Chapter 13. Electromagnetic Induction

Introduction

Figure is the photo of the credit card inserted half-way into the slot of the banking machine so that the black magnetic strip is visible.
Figure 13.1 The black strip found on the back of credit cards and driver’s licenses is a very thin layer of magnetic material with information stored on it. Reading and writing the information on the credit card is done with a swiping motion. The physical reason why this is necessary is called electromagnetic induction and is discussed in this chapter. (credit: modification of work by Jane Whitney)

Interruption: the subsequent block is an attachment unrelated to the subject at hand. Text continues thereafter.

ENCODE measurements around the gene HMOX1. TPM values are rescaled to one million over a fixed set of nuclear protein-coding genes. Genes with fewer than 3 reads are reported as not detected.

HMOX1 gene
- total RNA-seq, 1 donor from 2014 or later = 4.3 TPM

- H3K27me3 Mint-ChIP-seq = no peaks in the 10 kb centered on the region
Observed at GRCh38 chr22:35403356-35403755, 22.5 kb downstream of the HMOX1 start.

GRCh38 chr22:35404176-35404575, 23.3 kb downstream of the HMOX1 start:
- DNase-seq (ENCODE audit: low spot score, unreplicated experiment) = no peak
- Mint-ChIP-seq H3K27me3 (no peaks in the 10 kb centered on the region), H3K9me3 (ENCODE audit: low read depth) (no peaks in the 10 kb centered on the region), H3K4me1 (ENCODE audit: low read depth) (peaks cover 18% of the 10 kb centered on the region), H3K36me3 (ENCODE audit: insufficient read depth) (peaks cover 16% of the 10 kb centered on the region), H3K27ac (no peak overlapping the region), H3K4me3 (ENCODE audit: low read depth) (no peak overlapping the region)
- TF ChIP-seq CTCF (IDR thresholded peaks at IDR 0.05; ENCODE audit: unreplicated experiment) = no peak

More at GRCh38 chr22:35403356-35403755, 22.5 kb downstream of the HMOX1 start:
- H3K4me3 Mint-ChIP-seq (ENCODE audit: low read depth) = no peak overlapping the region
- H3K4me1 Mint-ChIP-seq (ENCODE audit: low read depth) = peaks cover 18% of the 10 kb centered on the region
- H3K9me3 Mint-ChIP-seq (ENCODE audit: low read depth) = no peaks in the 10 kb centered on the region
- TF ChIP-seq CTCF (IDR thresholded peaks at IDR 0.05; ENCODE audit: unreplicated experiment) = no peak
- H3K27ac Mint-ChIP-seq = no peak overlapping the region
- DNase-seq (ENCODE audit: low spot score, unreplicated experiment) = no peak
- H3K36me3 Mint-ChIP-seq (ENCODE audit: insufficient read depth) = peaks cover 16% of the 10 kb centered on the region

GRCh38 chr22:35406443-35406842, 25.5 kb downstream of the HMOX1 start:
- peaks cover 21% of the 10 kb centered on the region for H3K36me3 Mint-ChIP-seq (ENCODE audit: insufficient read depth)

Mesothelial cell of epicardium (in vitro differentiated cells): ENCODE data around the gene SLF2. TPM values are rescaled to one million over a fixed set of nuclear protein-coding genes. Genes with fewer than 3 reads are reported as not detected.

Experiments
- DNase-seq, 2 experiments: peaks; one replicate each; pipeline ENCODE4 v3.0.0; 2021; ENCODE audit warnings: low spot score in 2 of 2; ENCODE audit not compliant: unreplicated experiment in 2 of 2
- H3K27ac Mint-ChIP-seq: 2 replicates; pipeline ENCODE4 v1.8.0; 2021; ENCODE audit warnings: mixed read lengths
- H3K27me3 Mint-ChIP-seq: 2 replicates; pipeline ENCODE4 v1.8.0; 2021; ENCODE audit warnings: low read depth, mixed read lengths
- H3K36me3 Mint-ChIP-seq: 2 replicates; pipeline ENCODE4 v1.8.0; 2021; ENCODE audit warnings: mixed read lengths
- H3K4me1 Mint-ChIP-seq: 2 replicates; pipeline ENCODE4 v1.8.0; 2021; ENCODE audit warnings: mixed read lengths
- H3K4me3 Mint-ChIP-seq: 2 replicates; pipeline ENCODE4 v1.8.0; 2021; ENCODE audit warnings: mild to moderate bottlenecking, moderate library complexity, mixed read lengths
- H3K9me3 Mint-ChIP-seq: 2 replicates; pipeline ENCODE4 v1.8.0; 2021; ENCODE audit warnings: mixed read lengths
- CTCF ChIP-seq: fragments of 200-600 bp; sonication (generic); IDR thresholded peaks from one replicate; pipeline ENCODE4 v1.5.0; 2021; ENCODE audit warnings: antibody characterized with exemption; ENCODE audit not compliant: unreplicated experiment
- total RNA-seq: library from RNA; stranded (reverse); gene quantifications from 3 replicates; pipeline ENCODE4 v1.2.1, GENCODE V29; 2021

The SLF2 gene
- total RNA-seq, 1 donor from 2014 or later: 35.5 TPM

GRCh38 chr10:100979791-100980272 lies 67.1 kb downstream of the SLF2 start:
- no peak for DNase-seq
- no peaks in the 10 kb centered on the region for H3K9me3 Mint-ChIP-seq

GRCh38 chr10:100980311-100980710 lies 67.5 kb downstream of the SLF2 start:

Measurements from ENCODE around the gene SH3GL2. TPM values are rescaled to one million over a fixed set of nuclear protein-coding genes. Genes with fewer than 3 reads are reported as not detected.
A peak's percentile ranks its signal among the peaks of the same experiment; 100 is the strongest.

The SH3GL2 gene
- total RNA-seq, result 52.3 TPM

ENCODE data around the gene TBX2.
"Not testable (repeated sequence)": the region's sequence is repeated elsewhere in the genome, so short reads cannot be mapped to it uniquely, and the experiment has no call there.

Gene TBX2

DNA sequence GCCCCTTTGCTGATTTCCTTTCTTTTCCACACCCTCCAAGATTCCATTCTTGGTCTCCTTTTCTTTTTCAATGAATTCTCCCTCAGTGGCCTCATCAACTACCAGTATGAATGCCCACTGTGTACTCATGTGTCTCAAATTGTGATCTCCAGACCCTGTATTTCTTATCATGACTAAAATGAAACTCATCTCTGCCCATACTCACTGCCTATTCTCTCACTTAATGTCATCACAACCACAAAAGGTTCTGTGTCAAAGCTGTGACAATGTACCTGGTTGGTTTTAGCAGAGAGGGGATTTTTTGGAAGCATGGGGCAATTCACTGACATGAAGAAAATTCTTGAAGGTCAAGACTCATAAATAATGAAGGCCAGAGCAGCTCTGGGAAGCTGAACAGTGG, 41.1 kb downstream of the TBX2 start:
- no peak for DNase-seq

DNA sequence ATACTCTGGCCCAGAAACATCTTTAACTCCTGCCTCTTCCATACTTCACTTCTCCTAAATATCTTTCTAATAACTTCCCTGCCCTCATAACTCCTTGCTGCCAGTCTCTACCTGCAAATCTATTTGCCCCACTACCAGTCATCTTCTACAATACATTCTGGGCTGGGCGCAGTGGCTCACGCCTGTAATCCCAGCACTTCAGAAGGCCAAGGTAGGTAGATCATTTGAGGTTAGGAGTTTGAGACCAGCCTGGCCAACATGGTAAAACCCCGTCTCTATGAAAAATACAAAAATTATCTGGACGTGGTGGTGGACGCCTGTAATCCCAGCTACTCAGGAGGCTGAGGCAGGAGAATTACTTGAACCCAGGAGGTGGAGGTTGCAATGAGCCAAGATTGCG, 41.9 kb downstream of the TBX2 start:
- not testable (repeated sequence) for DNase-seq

We have been considering electric fields created by fixed charge distributions and magnetic fields produced by constant currents, but electromagnetic phenomena are not restricted to these stationary situations. Most of the interesting applications of electromagnetism are, in fact, time-dependent. To investigate some of these applications, we now remove the time-independent assumption that we have been making and allow the fields to vary with time. In this and the next several chapters, you will see a wonderful symmetry in the behavior exhibited by time-varying electric and magnetic fields. Mathematically, this symmetry is expressed by an additional term in Ampère’s law and by another key equation of electromagnetism called Faraday’s law. We also discuss how moving a wire through a magnetic field produces an emf or voltage. Lastly, we describe applications of these principles, such as the card reader shown above.

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